By Melaine Lidman (Jerusalem Post)
January 20, 2012
One mother couldn't figure out why her two sons would get hysterical every time she left the house, begging her not to go. They were chewing their clothes to pieces and having uncontrollable outbursts. She brought them to different doctors and psychologists to try to determine what was wrong, but no one could figure it out.
Then community doctors started seeing strange marks, possibly indicative of abuse, on many of the children. Finally, one young boy was injured in a way that was unmistakably sexual abuse. He was the one who finally broke the silence, and talked about the horrific abuse happening in the neighborhood.
Members of the community call this "the miracle."
"Rivka," a mother who lives in Nahlaot, walked through the deserted courtyards of the haredi Batei Broyde neighborhood on Tuesday with a reporter from The Jerusalem Post. She talked about the devastating effect the pedophiles have had on Nahlaot, both the haredi area of Batei Broyde and the mixed area, where she lives.
"This is like a little shtetl in downtown Jerusalem," she said. "These are the holiest, kindest, best people, people who have devoted their lives to Torah. All of a sudden, it's like they go from that to being the epicenter of the largest pedophile ring in Israel's history.
"These people aren't lawyers, they're not politicians, and they're in a situation that's so much bigger than anything they can handle."
The long rows of apartments in Batei Broyde were built more than 100 years ago, and the area is one of the original neighborhoods built outside of the Old City. Thousands of tourists pass through the courtyard each year to see the neighborhood's Old World charm and picturesque stone archways in the middle of the downtown Jerusalem bustle.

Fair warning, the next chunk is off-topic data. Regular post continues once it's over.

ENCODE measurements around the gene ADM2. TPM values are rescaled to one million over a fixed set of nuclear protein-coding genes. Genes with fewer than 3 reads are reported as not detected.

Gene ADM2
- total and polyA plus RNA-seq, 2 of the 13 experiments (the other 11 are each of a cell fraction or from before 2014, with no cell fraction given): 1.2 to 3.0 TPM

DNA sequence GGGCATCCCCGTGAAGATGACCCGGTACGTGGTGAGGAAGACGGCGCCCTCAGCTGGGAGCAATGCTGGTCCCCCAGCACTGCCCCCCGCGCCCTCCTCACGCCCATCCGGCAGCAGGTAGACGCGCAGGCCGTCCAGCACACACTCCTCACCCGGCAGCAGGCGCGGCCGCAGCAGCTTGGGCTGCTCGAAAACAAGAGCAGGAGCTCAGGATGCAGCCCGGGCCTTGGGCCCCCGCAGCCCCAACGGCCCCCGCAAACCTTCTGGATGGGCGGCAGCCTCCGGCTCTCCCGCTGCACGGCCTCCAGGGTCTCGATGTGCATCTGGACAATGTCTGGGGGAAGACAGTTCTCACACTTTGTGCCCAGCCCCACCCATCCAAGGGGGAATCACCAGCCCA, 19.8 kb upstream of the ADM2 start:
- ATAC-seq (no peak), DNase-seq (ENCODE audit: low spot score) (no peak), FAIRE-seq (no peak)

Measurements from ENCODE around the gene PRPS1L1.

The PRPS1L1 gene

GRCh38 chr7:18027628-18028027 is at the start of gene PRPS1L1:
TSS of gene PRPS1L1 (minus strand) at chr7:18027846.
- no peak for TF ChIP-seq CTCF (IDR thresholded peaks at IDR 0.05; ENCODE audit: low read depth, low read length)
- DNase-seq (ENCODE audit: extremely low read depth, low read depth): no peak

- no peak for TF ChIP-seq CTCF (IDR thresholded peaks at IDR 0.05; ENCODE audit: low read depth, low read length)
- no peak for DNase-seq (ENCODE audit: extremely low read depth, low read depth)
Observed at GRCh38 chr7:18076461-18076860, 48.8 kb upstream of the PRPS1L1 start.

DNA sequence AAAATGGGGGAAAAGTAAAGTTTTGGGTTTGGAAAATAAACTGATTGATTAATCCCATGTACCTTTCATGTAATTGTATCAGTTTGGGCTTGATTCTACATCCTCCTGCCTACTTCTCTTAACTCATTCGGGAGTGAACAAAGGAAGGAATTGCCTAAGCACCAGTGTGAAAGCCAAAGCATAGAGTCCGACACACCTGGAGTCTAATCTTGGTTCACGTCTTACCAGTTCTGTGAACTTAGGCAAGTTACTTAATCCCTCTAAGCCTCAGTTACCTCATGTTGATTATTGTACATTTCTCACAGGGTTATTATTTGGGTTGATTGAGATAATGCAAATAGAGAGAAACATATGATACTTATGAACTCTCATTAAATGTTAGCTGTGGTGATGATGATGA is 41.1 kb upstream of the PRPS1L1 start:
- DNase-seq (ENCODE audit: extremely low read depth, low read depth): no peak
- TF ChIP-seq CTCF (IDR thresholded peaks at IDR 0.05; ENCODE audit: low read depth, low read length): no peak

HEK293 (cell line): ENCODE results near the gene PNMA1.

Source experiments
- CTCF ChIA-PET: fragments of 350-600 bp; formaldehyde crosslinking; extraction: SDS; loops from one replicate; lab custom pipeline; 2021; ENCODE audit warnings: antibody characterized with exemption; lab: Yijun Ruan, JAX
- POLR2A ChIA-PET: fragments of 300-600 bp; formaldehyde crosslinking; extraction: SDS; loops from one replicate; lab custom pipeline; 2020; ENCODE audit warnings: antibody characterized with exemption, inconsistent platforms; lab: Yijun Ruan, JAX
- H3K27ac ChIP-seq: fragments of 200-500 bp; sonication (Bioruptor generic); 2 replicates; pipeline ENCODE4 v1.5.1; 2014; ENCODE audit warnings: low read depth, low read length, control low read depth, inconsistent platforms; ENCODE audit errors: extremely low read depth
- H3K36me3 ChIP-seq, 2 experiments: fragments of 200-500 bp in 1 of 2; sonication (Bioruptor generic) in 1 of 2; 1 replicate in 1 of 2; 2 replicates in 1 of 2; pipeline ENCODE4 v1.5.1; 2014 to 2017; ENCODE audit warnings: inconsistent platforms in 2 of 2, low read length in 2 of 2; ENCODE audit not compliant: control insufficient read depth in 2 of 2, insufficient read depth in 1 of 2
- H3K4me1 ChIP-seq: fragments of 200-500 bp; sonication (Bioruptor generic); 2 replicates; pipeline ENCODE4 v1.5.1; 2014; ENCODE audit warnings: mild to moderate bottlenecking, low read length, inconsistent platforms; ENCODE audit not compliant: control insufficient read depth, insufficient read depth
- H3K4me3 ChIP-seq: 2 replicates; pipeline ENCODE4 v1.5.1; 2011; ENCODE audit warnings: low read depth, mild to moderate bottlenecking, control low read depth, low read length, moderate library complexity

"If you go house by house, almost every family was affected," said Rivka.
A haredi mother from Batei Broyde who asked to remain anonymous said six families have left the neighborhood due to the abuse scandal. In a neighborhood where each family has seven to 14 kids, the decisions to leave have left large holes in the community, she said.
In one family that left, out of 10 children, every single child was abused.
"They would recruit and threaten babysitters, ones who had been molested for years," explained Rivka. "They would tell them 'if you don't bring the toddlers that you're babysitting for, we know where your bedroom is and we know where your parents are and we'll come and kill you.'"
Rivka said that the man she believes is at the head of the pedophile ring, S, recruited some older men who had mental challenges or were considered "a little off" by the community. These men were considered largely harmless, and were even invited to meals by the parents of the children they abused.
She said S used these men to threaten kids on their way home from school, forcing the children to go to apartments where the pedophiles had access. Some of the suspects were able to make copies of keys, and memorized the schedules of the parents to know when apartments were empty.